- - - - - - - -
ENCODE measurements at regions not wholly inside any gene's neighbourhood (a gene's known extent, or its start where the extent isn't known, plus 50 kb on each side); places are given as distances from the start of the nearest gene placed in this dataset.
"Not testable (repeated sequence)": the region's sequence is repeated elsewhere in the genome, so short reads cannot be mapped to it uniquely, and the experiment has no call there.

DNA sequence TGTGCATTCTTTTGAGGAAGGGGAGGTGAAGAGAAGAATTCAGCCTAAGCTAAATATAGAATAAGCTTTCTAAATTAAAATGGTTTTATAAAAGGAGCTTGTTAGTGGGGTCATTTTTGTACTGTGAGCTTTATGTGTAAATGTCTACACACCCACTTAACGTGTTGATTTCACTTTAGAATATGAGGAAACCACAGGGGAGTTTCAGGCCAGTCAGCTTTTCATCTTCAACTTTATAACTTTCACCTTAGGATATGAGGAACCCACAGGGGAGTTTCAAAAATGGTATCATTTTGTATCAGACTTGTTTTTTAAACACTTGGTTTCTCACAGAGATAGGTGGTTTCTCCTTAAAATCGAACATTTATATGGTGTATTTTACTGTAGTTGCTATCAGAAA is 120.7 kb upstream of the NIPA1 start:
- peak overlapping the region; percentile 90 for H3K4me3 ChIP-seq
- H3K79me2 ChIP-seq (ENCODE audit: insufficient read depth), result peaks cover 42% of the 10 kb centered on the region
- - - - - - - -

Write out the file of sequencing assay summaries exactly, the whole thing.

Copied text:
ENCODE measurements at regions not wholly inside any gene's neighbourhood (a gene's known extent, or its start where the extent isn't known, plus 50 kb on each side); places are given as distances from the start of the nearest gene placed in this dataset.
"Not testable (repeated sequence)": the region's sequence is repeated elsewhere in the genome, so short reads cannot be mapped to it uniquely, and the experiment has no call there.

DNA sequence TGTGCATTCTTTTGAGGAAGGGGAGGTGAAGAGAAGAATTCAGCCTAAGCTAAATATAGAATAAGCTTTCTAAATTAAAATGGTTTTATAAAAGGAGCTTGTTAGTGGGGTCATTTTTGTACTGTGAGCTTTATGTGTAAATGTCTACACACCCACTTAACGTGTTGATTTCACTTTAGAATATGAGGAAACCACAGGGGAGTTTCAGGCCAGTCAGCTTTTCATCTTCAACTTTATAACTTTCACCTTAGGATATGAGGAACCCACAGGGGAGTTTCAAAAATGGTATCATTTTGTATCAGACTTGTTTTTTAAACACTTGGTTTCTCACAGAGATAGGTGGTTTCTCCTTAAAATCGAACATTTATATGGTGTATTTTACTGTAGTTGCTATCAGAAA is 120.7 kb upstream of the NIPA1 start:
- peak overlapping the region; percentile 90 for H3K4me3 ChIP-seq
- H3K79me2 ChIP-seq (ENCODE audit: insufficient read depth), result peaks cover 42% of the 10 kb centered on the region